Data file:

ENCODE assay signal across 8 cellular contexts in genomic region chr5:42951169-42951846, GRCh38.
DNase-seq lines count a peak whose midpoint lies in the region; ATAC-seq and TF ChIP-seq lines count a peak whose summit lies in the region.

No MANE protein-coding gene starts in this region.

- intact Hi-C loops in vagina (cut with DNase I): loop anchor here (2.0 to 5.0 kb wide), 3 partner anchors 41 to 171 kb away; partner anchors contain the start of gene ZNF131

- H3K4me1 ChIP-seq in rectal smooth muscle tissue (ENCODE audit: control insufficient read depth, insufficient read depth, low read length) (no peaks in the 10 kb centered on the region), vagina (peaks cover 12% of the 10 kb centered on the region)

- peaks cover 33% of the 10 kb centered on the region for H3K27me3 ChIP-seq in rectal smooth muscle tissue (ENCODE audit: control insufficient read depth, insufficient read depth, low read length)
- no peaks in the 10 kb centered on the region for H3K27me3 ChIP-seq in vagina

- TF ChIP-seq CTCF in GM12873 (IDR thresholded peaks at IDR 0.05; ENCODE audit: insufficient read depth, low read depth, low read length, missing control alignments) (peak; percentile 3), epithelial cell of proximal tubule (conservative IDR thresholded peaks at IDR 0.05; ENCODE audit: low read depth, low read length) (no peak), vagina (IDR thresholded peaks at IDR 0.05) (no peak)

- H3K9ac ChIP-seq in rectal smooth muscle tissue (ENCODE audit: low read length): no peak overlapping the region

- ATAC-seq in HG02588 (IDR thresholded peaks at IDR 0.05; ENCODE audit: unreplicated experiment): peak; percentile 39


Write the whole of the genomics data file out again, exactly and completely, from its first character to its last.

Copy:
ENCODE assay signal across 8 cellular contexts in genomic region chr5:42951169-42951846, GRCh38.
DNase-seq lines count a peak whose midpoint lies in the region; ATAC-seq and TF ChIP-seq lines count a peak whose summit lies in the region.

No MANE protein-coding gene starts in this region.

- intact Hi-C loops in vagina (cut with DNase I): loop anchor here (2.0 to 5.0 kb wide), 3 partner anchors 41 to 171 kb away; partner anchors contain the start of gene ZNF131

- H3K4me1 ChIP-seq in rectal smooth muscle tissue (ENCODE audit: control insufficient read depth, insufficient read depth, low read length) (no peaks in the 10 kb centered on the region), vagina (peaks cover 12% of the 10 kb centered on the region)

- peaks cover 33% of the 10 kb centered on the region for H3K27me3 ChIP-seq in rectal smooth muscle tissue (ENCODE audit: control insufficient read depth, insufficient read depth, low read length)
- no peaks in the 10 kb centered on the region for H3K27me3 ChIP-seq in vagina

- TF ChIP-seq CTCF in GM12873 (IDR thresholded peaks at IDR 0.05; ENCODE audit: insufficient read depth, low read depth, low read length, missing control alignments) (peak; percentile 3), epithelial cell of proximal tubule (conservative IDR thresholded peaks at IDR 0.05; ENCODE audit: low read depth, low read length) (no peak), vagina (IDR thresholded peaks at IDR 0.05) (no peak)

- H3K9ac ChIP-seq in rectal smooth muscle tissue (ENCODE audit: low read length): no peak overlapping the region

- ATAC-seq in HG02588 (IDR thresholded peaks at IDR 0.05; ENCODE audit: unreplicated experiment): peak; percentile 39